Northern Spain in a Z3M

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Thesurveyor
Joined: Tue 15 Oct, 2013 14:36
Posts: 119

  M roadster S50
Location: Kent

Northern Spain in a Z3M

Post by Thesurveyor » Tue 25 Oct, 2016 17:30

So a bit of an explanation is called for before the pictures I think. Mrs Thesurveyor and myself have an empty nest; a situation that I know is not unfamiliar to a few of us on this forum. We also both work full time and so when it came to a holiday this year we basically had a wide choice available. As a wise songwriter once said, "A point in every direction is the same as no point at all" and we could not make up our mind.
We have had a Z3 for 3 years and the M for 2 and despite a couple of trips to Le Mans in the M I was still hankering after a proper road trip, Scotland had been discussed but my wife was really not all that keen on hundreds of miserable motorway miles. Then a chance Telegraph article about what was possibly "The best restaurant in the world" caught our attention. The place in question is called "El Celler can Roca" and it is a three Michelin star establishment in Girona, north of Barcelona. It sounded fantastic and since my wife is an excellent cook and becoming a real foodie, I sent off a speculative email to them, not expecting much because; a) the online booking system was broken b )it was Christmas 2015 and c) the article said you had book up 9 months in advance to get a table. The email was not even acknowledged by them but then in early February, came a reply offering a table for 2 on the 11th October at 8.30pm. So a plan started to form around this date. Since Girona is on the east coast of Spain the options were either fly or drive through France or drive across Spain from Bilbao/Santander. The prospect of the restaurant was enough to lure Amanda into the car, so we chose the latter option and got booking. This was February and much of the reason that our trip was a success lies with early booking.
So much for the human background. The third member of our party was the car. I bought it in May 2014 and have done loads to it since. Noting was really major but there were many niggles. It is essentially in 100% working order but at one point I thought it didn't want to go at all. In early September the near side front brake caliper began to bind, so not wishing to take a chance on this happening in the Pyrenees, that meant two new calipers. Then came noisy trouble with new performance suspension (documented under a separate thread in the Z3M section) which meant that on the day before we left I had the car in the air, swapping out the nice new springs for the slightly rusty original equipment.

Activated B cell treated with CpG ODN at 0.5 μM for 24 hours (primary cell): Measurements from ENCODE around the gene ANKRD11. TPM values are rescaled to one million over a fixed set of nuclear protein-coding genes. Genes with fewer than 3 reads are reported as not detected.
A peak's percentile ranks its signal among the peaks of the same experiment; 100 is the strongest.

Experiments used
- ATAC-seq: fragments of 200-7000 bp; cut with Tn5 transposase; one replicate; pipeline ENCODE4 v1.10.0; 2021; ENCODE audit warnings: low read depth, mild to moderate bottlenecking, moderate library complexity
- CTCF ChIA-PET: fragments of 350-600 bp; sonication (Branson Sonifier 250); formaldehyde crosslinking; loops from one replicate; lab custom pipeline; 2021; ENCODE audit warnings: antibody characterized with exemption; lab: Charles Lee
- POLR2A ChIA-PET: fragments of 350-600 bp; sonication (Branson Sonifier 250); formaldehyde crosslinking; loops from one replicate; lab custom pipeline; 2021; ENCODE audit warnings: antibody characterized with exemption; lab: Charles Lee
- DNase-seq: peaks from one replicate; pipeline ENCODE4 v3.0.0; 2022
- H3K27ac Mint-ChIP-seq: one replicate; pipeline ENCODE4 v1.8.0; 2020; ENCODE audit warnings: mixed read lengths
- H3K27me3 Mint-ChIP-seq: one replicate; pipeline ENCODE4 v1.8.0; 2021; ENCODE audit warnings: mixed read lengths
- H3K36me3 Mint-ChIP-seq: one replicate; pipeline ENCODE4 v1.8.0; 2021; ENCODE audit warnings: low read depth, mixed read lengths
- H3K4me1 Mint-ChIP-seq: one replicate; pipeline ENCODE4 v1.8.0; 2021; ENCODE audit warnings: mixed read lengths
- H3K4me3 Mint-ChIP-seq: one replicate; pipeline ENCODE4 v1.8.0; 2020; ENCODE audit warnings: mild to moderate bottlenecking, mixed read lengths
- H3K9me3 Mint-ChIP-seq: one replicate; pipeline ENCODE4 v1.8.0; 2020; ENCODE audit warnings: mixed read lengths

So off we go on the 4th October. What follows is a basic itinerary and lots of pictures of an estoril blue roadster.

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So this is a dull picture but it was the first at our coffee stop on the way down to catch the ferry in Portsmouth. Worth noting that the lack of cupholders in the car caused me to spill coffee over my navigators mohair cardie at this point; an inauspicious start. You may notice that at this point there is no visible luggage. I bought a "Boot Bag" that straps on tot he boot lid but since this is essentially a squashy waterproof suitcase, we started with this inside the boot and then only fixed it outside later in the holiday when the boot space began to fill up with purchases.